To cope, they might then "numb" themselves with more thoughts of work, strategy, or alcohol.

When her clients fall into this numbing spiral, they may start to engage in "precrastination"—the opposite of procrastination: When people rush to get tasks done as soon as possible, prioritizing quantity over quality.

When precrastinating, we are often anxious or stressed, and running on the amygdala, a known "fear center" of the brain. When this happens, Neo says, it can "hijack" other brain regions, such as the prefrontal cortex, which is associated with logical thinking and planning.

"So then we will end up making decisions that create more mess," she adds.

When her clients struggle with this, she talks about the dangers of precrastination, and then works with them to change their beliefs regarding leisure. Instead of viewing it as a waste of time, or as a barrier to keeping their companies and jobs afloat, she encourages them to look at it as an investment for the future.

"This time doesn't have to be vacation every week," she says. It can be just taking a break, going for a run, reading a book genre that you love, or spending time with loved ones.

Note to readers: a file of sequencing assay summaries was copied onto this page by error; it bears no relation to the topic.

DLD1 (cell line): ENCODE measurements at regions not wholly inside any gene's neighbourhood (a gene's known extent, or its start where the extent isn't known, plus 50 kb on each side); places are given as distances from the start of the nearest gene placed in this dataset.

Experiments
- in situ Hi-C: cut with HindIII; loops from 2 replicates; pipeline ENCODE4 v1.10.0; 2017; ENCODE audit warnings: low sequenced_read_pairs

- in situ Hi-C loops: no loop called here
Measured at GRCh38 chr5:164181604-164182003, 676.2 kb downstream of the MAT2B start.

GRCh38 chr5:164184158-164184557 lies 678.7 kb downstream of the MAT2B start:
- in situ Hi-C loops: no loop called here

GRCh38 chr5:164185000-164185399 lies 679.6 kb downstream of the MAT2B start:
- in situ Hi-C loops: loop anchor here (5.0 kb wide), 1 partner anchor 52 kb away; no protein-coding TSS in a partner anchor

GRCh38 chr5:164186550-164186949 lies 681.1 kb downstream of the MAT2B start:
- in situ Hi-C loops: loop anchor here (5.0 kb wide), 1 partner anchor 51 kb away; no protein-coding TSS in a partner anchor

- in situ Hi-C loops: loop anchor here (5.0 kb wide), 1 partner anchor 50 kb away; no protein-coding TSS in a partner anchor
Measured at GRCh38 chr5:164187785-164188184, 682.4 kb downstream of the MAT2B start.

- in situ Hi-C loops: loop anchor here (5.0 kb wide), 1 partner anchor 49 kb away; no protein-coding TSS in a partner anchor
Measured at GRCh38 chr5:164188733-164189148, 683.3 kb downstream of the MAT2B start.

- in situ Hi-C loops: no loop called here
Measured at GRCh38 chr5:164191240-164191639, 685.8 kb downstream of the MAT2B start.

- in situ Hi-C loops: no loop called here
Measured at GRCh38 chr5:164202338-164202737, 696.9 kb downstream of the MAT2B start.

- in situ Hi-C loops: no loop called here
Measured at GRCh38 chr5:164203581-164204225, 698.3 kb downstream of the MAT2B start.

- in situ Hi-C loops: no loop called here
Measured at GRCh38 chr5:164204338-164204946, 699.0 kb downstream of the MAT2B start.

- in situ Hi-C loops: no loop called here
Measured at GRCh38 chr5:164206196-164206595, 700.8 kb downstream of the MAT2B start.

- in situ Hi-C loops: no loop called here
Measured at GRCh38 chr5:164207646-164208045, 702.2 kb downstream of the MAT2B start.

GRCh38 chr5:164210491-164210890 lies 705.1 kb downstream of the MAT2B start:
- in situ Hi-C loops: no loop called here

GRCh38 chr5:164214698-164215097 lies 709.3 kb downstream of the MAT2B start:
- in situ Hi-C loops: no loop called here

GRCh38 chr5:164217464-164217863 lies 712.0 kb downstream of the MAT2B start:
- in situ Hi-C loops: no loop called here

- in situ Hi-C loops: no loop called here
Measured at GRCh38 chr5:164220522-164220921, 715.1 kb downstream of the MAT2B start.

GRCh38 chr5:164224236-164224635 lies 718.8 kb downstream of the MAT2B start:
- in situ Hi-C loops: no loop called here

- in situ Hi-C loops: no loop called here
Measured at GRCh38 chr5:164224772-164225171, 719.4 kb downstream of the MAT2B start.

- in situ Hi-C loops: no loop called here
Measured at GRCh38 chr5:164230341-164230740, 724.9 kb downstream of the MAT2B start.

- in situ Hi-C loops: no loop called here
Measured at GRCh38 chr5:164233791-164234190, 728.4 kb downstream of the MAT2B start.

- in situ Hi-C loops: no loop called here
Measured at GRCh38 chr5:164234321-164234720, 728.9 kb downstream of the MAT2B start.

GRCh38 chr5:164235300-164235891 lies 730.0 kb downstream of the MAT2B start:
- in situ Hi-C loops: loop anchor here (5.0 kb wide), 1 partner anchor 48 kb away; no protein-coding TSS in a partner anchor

If taking off an hour or two makes you nervous, she says, start slow. Try 10 minutes, then 20, and so on. Or, if a friend or partner invites you to a social event that is going to last for a few hours, reach a compromise and only stay for half the time.

In addition to making these small changes, Neo also encourages her clients to recognize the benefits of leisure found in neuroscience.

"Creativity is really about putting together many disparate concepts," she says. So if you take the time off to read a romance novel, play games with your kids, or just sit on the beach and do nothing, then you are likely to be more creative and efficient when returning to work.

"The more different domains you expose yourself to," she says, "the more you're able to get inspired across different fields and come up with creative, innovative solutions that other people wouldn't necessarily think about."

2 Sources
Verywell Health uses only high-quality sources, including peer-reviewed studies, to support the facts within our articles. Read our editorial process to learn more about how we fact-check and keep our content accurate, reliable, and trustworthy.
  1. Tonietto, GN, Malkoc, SA, Reczek, RW, & Norton, MI. Viewing leisure as wasteful undermines enjoyment. Journal of Experimental Social Psychology97, 104198. doi:10.1016/j.jesp.2021.104198

  2. Rosenbaum DA, Gong L, Potts CA. Pre-crastination: hastening subgoal completion at the expense of extra physical effort. Psychology Science. 2014;25(7):1487-1496. doi. 10.1177/0956797614532657. Published May, 2018.

By Sarah Simon
Sarah Simon is a bilingual multimedia journalist with a degree in psychology. She has previously written for publications including The Daily Beast and Rantt Media.